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Redox Biol. 2017 Apr;11:438-455. doi: 10.1016/j.redox.2016.12.028. Epub 2016 Dec 28.

Cross-talk between lipid and protein carbonylation in a dynamic cardiomyocyte model of mild nitroxidative stress.

Author information

1
Institute of Bioanalytical Chemistry, Faculty of Chemistry and Mineralogy, University of Leipzig, Deutscher Platz 5, 04103 Leipzig, Germany; Center for Biotechnology and Biomedicine, University of Leipzig, Deutscher Platz 5, 04103 Leipzig, Germany.
2
Rheumatology Unit, Department of Internal Medicine, University of Leipzig, Liebigstr. 20, 04103 Leipzig, Germany.
3
Department of Molecular Toxicology, German Institute of Human Nutrition, Potsdam-Rehbruecke, Germany.
4
Department of Molecular Toxicology, German Institute of Human Nutrition, Potsdam-Rehbruecke, Germany; German Center for Diabetes Research (DZD), 85764 München-Neuherberg, Germany; German Center for Cardiovascular Research (DZHK), 10117 Berlin, Germany.
5
Institute of Bioanalytical Chemistry, Faculty of Chemistry and Mineralogy, University of Leipzig, Deutscher Platz 5, 04103 Leipzig, Germany; Center for Biotechnology and Biomedicine, University of Leipzig, Deutscher Platz 5, 04103 Leipzig, Germany. Electronic address: maria.fedorova@bbz.uni-leipzig.de.

Abstract

Reactive oxygen and nitrogen species (ROS/RNS) play an important role in the regulation of cardiac function. Increase in ROS/RNS concentration results in lipid and protein oxidation and is often associated with onset and/or progression of many cardiovascular disorders. However, interplay between lipid and protein modifications has not been simultaneously studied in detail so far. Biomolecule carbonylation is one of the most common biomarkers of oxidative stress. Using a dynamic model of nitroxidative stress we demonstrated rapid changes in biomolecule carbonylation in rat cardiomyocytes. Levels of carbonylated species increased as early as 15min upon treatment with the peroxynitrite donor, 3-morpholinosydnonimine (SIN-1), and decreased to values close to control after 16h. Total (lipids+proteins) vs. protein-specific carbonylation showed different dynamics, with a significant increase in protein-bound carbonyls at later time points. Treatment with SIN-1 in combination with inhibitors of proteasomal and autophagy/lysosomal degradation pathways allowed confirmation of a significant role of the proteasome in the degradation of carbonylated proteins, whereas lipid carbonylation increased in the presence of autophagy/lysosomal inhibitors. Electrophilic aldehydes and ketones formed by lipid peroxidation were identified and relatively quantified using LC-MS/MS. Molecular identity of reactive species was used for data-driven analysis of their protein targets. Combination of different enrichment strategies with LC-MS/MS analysis allowed identification of more than 167 unique proteins with 332 sites modified by electrophilic lipid peroxidation products. Gene ontology analysis of modified proteins demonstrated enrichment of several functional categories including proteins involved in cytoskeleton, extracellular matrix, ion channels and their regulation. Using calcium mobilization assays, the effect of nitroxidative stress on the activity of several ion channels was further confirmed.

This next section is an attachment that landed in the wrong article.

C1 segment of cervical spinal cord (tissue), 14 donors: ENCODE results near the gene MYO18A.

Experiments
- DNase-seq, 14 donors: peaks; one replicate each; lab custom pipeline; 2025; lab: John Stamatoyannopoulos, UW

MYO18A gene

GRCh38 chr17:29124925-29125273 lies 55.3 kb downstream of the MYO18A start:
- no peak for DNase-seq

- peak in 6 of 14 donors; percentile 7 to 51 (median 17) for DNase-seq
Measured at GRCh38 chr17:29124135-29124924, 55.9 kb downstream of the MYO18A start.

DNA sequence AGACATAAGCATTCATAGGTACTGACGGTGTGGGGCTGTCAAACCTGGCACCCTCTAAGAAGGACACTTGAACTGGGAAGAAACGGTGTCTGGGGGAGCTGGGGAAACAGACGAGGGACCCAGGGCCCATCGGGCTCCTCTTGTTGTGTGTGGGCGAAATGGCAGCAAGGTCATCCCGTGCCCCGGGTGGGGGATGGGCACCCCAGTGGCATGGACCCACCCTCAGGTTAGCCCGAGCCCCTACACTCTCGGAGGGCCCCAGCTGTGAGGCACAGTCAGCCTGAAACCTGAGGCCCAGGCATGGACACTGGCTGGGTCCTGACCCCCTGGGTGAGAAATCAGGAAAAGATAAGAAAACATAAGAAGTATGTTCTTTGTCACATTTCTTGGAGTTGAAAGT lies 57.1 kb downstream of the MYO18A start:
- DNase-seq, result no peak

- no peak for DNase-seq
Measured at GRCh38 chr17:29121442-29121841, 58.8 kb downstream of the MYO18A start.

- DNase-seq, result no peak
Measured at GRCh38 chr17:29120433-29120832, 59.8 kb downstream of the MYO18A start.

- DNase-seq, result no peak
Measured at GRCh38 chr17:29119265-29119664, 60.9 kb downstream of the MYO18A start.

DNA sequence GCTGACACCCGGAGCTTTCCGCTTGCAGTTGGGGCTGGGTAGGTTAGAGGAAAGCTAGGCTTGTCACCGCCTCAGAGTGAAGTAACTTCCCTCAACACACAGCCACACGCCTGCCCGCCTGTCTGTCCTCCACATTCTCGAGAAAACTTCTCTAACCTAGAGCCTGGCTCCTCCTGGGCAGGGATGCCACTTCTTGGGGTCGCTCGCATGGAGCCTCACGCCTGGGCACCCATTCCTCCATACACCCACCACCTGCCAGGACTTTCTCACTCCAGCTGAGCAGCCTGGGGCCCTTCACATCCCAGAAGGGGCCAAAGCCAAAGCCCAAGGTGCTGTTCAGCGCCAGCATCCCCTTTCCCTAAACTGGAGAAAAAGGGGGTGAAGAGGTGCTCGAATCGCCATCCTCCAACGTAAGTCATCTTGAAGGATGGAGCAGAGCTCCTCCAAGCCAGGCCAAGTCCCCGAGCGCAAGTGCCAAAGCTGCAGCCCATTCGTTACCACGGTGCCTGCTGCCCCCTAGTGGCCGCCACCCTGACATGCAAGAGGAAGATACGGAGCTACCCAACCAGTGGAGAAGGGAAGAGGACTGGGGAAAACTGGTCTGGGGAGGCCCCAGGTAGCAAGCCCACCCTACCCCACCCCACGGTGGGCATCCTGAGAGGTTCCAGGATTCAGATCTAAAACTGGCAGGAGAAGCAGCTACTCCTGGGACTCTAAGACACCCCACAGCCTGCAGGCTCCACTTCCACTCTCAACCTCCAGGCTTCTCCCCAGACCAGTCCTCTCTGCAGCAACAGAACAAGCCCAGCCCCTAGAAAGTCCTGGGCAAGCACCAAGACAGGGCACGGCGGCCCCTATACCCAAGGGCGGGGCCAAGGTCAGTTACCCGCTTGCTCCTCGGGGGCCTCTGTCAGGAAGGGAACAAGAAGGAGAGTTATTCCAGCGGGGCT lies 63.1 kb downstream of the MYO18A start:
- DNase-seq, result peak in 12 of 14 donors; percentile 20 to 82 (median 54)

KEYWORDS:

Carbonylation; Cardiomyocytes; Lipid oxidation; Lipid-protein adducts; Nitroxidative stress; Protein oxidation

PMID:
28086193
PMCID:
PMC5226815
DOI:
10.1016/j.redox.2016.12.028
[Indexed for MEDLINE]
Free PMC Article

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